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Indigenous Sovereignty: R. v. Sparrow (1990)

"It is worth recalling that while British policy towards the native population was based on respect for their right to occupy their traditional lands, a proposition to which the Royal Proclamation of 1763 bears witness, there was from the outset never any doubt that sovereignty and legislative power, and indeed the underlying title, to such lands vested in the Crown" (1103).

"Rights that are recognized and affirmed are not absolute. Federal legislative powers continue, including, of course, the right to legislate with respect to Indians pursuant to s. 91(24) of the Constitution Act, 1867" (1109).

R. v. Sparrow, [1990] 1 S.C.R. 1075

"[T]he presumption that Crown sovereignty and underlying title arise 'from the outset' of colonization must derive from the premise that prior to colonization Canada is considered in law to be a terra nullius [i.e. uninhabited land]" (155).

Asch, Michael. "First Nations and the Derivation of Canada's Underlying Title: Comparing Perspectives on Legal Ideology." Aboriginal Rights and Self-Government: The Canadian and Mexican Experience in North American Perspective, edited by Curtis Cook and Juan D. Lindau, McGill-Queen's UP, 2000, pp. 148-167.

"[T]he Court initially embraces an inherent theory of aboriginal right but attempts to avoid one of its implications, namely, a constitutional right to aboriginal sovereignty, by abruptly switching to a contingent theory of aboriginal right and unquestioningly accepting Canadian sovereignty over its indigenous population" (500-501).

Asch, Michael and Patrick Macklem. "Aboriginal Rights and Canadian Sovereignty: An Essay on R. v. Sparrow." Alberta Law Review, vol. XXIX, no. 2, 1991, pp. 498-517.

"[T]he 1990 Supreme Court judgment in the Sparrow case . . . established a test for the unilateral ending of Aboriginal rights by lawful means. In order to establish that such lawful elimination has occurred, it must be demonstrated that the Crown exercised a clear and plain intention to do so" (6).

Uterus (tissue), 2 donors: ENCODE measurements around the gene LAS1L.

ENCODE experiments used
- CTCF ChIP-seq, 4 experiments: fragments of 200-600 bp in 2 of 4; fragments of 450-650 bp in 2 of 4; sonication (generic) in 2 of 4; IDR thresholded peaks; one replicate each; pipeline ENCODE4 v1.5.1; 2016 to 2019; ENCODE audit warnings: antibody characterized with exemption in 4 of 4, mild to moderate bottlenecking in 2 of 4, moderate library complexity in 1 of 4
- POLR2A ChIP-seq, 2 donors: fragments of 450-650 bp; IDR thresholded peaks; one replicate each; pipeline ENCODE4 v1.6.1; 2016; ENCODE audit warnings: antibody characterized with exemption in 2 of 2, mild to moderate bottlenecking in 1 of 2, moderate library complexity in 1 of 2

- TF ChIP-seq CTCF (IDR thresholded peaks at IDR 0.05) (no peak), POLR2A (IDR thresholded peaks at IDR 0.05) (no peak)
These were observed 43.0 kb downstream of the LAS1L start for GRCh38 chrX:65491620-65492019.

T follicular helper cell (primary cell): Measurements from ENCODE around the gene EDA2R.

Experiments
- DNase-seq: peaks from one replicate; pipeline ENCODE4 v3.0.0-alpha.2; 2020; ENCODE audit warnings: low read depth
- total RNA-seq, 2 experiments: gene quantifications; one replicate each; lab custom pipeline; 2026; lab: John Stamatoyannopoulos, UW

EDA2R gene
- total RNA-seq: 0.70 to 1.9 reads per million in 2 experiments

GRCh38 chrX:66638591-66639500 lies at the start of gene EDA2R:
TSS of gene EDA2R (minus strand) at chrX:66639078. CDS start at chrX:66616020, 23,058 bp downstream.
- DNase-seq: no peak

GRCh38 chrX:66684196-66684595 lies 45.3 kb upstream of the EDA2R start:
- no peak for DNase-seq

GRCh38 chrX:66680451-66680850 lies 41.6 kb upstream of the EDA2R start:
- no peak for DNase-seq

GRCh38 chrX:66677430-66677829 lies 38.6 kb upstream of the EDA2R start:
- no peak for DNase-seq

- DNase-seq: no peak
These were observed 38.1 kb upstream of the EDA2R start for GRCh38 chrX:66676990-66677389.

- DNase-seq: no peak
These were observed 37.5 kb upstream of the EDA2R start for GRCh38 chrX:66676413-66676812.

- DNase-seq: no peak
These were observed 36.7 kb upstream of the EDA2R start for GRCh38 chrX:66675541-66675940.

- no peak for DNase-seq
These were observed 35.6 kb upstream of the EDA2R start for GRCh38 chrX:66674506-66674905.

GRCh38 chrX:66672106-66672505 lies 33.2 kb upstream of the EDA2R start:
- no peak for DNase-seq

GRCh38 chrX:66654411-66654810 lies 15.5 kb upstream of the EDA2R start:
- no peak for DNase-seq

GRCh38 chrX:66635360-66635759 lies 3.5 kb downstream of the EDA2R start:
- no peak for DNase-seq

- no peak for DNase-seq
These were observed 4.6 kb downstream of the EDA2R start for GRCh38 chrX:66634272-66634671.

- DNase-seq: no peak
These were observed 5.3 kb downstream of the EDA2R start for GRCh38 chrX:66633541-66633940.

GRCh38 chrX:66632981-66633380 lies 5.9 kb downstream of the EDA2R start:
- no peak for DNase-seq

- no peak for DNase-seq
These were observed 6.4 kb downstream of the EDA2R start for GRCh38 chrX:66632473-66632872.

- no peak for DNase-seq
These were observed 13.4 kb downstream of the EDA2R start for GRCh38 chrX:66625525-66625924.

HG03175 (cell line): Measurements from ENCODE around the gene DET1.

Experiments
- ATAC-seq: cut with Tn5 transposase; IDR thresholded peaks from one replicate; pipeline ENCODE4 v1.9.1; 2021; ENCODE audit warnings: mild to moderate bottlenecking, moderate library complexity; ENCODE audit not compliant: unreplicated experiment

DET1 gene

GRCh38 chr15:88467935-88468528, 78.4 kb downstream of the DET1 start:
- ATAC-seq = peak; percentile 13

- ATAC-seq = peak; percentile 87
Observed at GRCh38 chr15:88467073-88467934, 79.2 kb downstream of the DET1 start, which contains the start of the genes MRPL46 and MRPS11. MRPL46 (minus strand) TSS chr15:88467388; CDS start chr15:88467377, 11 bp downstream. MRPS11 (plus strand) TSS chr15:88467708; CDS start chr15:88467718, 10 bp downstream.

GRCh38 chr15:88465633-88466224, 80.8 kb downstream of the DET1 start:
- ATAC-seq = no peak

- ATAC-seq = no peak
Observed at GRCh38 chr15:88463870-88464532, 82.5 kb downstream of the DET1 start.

Federal Policy for the Settlement of Native Claims. Indian and Northern Affairs Canada, 1993.

"[O]ne of the boldest decisions in the Supreme Court of Canada's . . . history. In it, the Court held that the Aboriginal right of the Musqueam people to their food fishery was quite capable of surviving a century of extensive federal regulation, so as to qualify as an 'existing' Aboriginal right that is protected by s. 35(1)" (346).

"[I]n law the claim that there was 'never any doubt' is often a sign of distant rumblings. . . . [T]here was in fact considerable doubt. . . . Law achieves its clarity partly by constructing an orthodoxy determined more by political theory than historical accuracy, an orthodoxy that masks competing points of view. . . . As the colonial machine grinds forward through time and space, the law tends to repress alternatives rejected by power, sometimes even to deny that these alternatives ever existed. If this 'legitimating' enterprise is so effective that it makes what was once a coherent and competing view unthinkable, then it has succeeded most admirably" (346-347).

Foster, Hamar. "Forgotten Arguments: Aboriginal Title and Sovereignty in Canada Jurisdiction Act Cases." Manitoba Law Journal, vol. 343, 1992, pp. 343-389.

"It is an onerous responsibility to be the individual who chooses to put one's culture on trial in an institution that belongs to another culture. In a related way, it is interesting to note that the testimony of a non-Aboriginal anthropologist is the required standard of proof in order to have recognized in court facts which are apparent to any individual living in the Musqueam community. The standard to which courts hold Aboriginal people accountable to regarding cultural facts is unacceptable" (58).

"The Sparrow case is the Supreme Court of Canada's first pronouncement on the meaning of section 35(1)" (60).

"What is absent from the court's reasons is any discussion of the commercial fishery. The court fails to look at this question as it was not part of the representations made before the lower courts. The right to establish commercial practices in the fisheries is essential to the livelihood of many Aboriginal nations. The failure to resolve this issue in the Sparrow case may be seen as one of the weaknesses of the court process, inherent within that process. Issues are drafted as narrowly as possible. The outstanding issues in Aboriginal claims are both broad and multifaceted. To rely on the courts to resolve these issues will continue to be a long and tedious process as every little detail must be litigated in a series of cases" (75).

Monture-Angus, Patricia A. The Familiar Face of Colonial Oppression: An Examination of Canadian Law and Judicial Decision Making. Royal Commission on Aboriginal Peoples, 1994.